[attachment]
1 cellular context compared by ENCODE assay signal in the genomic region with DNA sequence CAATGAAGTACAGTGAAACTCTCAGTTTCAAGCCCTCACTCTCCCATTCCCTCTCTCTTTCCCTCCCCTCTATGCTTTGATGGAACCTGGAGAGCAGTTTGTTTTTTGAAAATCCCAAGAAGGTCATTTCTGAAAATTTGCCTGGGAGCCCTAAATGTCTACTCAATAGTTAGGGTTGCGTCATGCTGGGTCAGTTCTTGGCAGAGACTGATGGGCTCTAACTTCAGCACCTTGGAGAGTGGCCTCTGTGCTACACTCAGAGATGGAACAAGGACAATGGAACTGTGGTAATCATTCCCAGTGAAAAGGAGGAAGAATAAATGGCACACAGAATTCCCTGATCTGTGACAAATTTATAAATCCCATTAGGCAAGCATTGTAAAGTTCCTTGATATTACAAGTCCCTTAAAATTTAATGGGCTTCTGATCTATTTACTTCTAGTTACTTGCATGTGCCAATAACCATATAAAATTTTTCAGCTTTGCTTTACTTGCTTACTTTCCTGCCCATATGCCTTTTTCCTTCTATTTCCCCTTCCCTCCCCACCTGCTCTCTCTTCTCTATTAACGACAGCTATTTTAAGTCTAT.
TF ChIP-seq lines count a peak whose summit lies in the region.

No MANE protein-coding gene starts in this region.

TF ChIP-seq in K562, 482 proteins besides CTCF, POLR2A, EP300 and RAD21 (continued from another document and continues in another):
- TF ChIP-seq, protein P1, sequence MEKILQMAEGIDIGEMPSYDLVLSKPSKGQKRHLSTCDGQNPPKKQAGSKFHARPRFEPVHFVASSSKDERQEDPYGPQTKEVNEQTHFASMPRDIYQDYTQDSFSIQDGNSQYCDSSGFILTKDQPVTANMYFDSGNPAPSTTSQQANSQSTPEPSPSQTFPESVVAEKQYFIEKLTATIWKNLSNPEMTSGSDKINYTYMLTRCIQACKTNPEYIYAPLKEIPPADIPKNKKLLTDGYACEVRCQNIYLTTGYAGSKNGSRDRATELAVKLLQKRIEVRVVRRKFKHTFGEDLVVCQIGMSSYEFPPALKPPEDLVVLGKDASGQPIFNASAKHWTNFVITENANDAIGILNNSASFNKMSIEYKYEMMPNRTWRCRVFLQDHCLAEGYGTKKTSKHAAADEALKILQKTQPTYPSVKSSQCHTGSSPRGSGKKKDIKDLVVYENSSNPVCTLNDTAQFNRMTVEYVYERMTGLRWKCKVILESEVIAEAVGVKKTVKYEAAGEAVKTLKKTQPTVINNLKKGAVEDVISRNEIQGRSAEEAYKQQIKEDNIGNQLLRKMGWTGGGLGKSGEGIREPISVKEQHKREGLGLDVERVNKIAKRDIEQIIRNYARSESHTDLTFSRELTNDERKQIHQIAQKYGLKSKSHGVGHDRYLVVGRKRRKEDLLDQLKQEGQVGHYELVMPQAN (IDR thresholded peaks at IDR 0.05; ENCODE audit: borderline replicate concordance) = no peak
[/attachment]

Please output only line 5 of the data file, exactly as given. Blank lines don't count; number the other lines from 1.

- TF ChIP-seq, protein P1, sequence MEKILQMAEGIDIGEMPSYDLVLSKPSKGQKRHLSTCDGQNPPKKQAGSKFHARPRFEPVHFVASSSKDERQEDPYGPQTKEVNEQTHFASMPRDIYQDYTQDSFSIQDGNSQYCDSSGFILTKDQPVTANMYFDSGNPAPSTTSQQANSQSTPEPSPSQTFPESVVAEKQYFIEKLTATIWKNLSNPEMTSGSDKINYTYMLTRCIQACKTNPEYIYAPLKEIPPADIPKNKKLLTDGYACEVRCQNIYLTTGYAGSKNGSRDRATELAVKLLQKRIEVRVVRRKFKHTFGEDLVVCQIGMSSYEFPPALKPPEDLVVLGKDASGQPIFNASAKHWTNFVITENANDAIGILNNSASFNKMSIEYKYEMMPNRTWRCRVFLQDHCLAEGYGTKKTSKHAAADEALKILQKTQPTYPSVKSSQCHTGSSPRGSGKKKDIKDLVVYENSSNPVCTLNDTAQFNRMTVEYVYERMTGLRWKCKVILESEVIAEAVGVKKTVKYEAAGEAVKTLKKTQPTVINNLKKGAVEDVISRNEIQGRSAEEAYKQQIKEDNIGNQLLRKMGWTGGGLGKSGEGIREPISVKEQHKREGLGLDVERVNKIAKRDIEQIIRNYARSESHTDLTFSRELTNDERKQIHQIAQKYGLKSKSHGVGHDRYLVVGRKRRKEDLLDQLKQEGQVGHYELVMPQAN (IDR thresholded peaks at IDR 0.05; ENCODE audit: borderline replicate concordance) = no peak